In their first issues after Prime Minister Orbán delivered his annual policy speech at the Summer Fidesz event in Transylvania on 27 July, weekly newspapers try to make sense of his new notion of ‘Christian liberty’.
Hungarian press roundup by budapost.eu
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In his Demokrata editorial, András Bencsik says that by reframing his idea of illiberal democracy as ‘Christian liberty,’ the Prime Minister made clear that by illiberalism he meant more love, not less freedom. Orbán himself explained to his audience, Bencsik recalls, that Christianity expects its followers not to do to others what they don’t want to be done to themselves. The pro-government pundit interprets the difference between Prime Minister Orbán’s Christian liberty and liberalism as the difference between an organic democracy as compared to a doctrinaire democracy. One form of doctrinaire democracy was communism, he explains, while another form is liberal democracy, which puts the individual in the centre of liberty. Individuals, however, cannot exist on their own. Whether they realise it or not, they are part of a larger community, Bencsik concludes.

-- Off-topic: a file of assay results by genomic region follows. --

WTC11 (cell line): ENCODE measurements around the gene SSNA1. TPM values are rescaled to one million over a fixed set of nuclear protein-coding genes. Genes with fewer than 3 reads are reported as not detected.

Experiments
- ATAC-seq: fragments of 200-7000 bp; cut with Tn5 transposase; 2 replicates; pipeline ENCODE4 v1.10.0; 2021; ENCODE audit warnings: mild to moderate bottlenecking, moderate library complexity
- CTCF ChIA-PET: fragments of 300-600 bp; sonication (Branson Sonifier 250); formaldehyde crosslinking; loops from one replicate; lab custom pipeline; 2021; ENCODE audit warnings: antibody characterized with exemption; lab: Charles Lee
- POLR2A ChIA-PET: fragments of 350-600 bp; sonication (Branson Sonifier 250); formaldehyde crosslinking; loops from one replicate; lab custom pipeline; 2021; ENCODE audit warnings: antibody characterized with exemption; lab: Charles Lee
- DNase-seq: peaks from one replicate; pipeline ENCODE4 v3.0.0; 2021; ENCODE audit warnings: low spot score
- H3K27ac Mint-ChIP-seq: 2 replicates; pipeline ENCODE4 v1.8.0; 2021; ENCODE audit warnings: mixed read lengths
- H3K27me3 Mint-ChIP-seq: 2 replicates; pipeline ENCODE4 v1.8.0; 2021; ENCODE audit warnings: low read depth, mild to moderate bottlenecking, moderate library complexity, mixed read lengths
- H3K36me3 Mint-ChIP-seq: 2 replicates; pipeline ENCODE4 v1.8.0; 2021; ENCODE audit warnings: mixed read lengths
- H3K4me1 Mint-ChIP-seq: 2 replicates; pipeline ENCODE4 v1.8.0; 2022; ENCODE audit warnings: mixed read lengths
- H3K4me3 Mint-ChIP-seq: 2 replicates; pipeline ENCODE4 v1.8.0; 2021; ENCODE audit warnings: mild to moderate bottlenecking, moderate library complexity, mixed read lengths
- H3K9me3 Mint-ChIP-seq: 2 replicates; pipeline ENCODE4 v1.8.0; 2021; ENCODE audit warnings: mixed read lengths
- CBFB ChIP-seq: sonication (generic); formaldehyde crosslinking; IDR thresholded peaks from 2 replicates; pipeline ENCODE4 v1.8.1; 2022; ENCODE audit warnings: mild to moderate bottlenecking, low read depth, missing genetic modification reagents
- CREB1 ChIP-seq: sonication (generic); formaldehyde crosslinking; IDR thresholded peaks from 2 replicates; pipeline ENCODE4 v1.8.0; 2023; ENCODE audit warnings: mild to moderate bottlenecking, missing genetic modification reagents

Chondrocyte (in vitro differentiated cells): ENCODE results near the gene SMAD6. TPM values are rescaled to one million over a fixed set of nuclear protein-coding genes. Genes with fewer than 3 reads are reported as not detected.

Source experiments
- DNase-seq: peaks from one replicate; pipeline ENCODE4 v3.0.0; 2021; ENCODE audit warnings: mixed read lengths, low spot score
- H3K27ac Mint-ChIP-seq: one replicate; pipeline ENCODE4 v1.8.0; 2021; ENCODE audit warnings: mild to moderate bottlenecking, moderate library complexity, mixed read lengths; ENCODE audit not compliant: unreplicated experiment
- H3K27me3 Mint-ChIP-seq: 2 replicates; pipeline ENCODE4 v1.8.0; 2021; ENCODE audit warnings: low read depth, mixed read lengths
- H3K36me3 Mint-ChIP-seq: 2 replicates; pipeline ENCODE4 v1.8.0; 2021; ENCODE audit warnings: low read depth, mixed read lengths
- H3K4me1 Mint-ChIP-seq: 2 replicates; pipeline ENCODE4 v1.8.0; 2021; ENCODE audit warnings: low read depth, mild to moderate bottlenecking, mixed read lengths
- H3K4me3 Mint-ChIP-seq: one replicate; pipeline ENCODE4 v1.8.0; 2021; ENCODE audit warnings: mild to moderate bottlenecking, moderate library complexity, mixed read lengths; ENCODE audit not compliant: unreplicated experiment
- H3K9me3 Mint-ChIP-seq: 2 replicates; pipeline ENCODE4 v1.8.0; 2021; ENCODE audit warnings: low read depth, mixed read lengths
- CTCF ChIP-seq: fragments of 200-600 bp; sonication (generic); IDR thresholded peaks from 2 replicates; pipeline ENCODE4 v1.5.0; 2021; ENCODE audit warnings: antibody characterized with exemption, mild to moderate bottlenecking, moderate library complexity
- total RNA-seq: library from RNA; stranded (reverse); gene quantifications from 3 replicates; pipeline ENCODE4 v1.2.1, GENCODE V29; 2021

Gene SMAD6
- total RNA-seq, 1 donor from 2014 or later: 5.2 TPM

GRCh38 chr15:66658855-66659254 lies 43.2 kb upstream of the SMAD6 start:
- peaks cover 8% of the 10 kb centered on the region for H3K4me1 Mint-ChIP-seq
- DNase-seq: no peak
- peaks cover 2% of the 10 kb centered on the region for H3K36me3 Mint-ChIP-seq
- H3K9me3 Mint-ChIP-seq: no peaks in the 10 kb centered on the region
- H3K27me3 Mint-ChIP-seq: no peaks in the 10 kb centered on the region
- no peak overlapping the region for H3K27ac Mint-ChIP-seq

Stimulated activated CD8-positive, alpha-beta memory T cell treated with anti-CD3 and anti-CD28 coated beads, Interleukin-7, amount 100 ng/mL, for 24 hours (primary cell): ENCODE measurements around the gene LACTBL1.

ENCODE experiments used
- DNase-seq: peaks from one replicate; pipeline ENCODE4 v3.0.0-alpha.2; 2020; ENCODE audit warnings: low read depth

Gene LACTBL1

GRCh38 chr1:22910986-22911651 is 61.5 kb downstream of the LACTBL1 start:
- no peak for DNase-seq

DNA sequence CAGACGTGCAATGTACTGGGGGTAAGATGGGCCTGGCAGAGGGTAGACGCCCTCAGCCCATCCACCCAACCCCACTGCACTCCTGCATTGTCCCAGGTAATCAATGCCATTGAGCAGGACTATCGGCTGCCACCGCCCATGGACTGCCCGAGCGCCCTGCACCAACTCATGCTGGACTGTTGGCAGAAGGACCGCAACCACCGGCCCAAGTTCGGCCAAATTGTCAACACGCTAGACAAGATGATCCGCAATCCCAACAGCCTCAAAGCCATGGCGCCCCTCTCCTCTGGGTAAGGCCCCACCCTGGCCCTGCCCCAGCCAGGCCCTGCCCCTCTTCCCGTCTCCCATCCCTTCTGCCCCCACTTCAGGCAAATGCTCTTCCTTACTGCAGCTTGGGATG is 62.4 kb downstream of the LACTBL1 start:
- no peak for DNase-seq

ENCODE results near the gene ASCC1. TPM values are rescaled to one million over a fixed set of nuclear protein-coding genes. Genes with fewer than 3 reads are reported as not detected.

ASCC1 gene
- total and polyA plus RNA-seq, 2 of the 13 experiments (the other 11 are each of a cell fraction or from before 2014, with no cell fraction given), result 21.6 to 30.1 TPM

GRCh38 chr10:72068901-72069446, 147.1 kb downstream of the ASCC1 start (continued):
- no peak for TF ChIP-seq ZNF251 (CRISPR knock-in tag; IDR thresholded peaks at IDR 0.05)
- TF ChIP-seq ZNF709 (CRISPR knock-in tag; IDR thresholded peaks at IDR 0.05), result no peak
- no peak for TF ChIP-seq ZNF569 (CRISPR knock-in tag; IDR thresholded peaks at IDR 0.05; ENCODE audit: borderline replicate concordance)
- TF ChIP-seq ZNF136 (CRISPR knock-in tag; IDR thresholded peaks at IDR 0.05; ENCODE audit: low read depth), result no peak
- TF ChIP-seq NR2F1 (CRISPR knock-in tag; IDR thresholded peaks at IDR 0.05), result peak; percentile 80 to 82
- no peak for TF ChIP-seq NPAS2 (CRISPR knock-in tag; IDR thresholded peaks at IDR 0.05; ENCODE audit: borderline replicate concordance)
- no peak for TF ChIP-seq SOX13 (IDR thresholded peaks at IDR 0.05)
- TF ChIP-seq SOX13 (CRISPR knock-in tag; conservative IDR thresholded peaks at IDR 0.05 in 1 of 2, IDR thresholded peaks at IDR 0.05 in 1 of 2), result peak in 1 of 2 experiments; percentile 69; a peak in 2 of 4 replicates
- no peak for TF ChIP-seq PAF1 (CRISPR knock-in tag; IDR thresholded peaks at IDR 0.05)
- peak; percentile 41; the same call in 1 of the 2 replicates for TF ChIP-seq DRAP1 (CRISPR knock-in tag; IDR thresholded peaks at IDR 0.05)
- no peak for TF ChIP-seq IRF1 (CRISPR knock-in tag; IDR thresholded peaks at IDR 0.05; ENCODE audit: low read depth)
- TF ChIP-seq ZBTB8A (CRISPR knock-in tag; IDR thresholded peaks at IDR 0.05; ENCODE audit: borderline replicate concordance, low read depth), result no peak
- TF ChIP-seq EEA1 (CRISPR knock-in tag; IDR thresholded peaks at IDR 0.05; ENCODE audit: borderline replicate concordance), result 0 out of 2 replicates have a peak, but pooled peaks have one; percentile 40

In Magyar Hang, Szabolcs Szerető sees the 30th annual Fidesz gathering in Transylvania as a stage in the construction of what he calls the Prime Minister’s own myth, transforming him into an idol. He acknowledges, nevertheless, that Orbán has the intellectual arsenal to give a coherent account of the past decades, analyse the internal and international situation of the given time and draw up outlines for the forthcoming 15 years. He doesn’t agree with his analysis, however. He doesn’t believe that the candidates for leading EU posts whose nomination Orbán helped to foil were ‘George Soros’ people,’ for example, and suggests that they do not agree with the Hungarian American investor any more than newly elected EC President Ursula von der Leyen, whose candidacy the Hungarian Prime Minister supported. Szerető admits that among the leaders of the opposition, there is no one who could be even suspected of offering strategic analysis of the kind Orbán provides every year in Transylvania.
On HVG online Marxist philosopher Gáspár Miklós Tamás criticises opposition analysts who ridicule the Prime Minister’s notion of Christian liberty. That concept was introduced 500 years ago by Martin Luther, he writes, and it means that believers should not be subordinated to the ecclesiastical authorities while at the same time they should see themselves as servants of the community. Those two requirements may be in contradiction with one another, Tamás explains, and he is not certain that the Prime Minister is able to reconcile them. Nevertheless, he warns his colleagues who are critical of the government that no one should be unjustly criticised, not even the Prime Minister.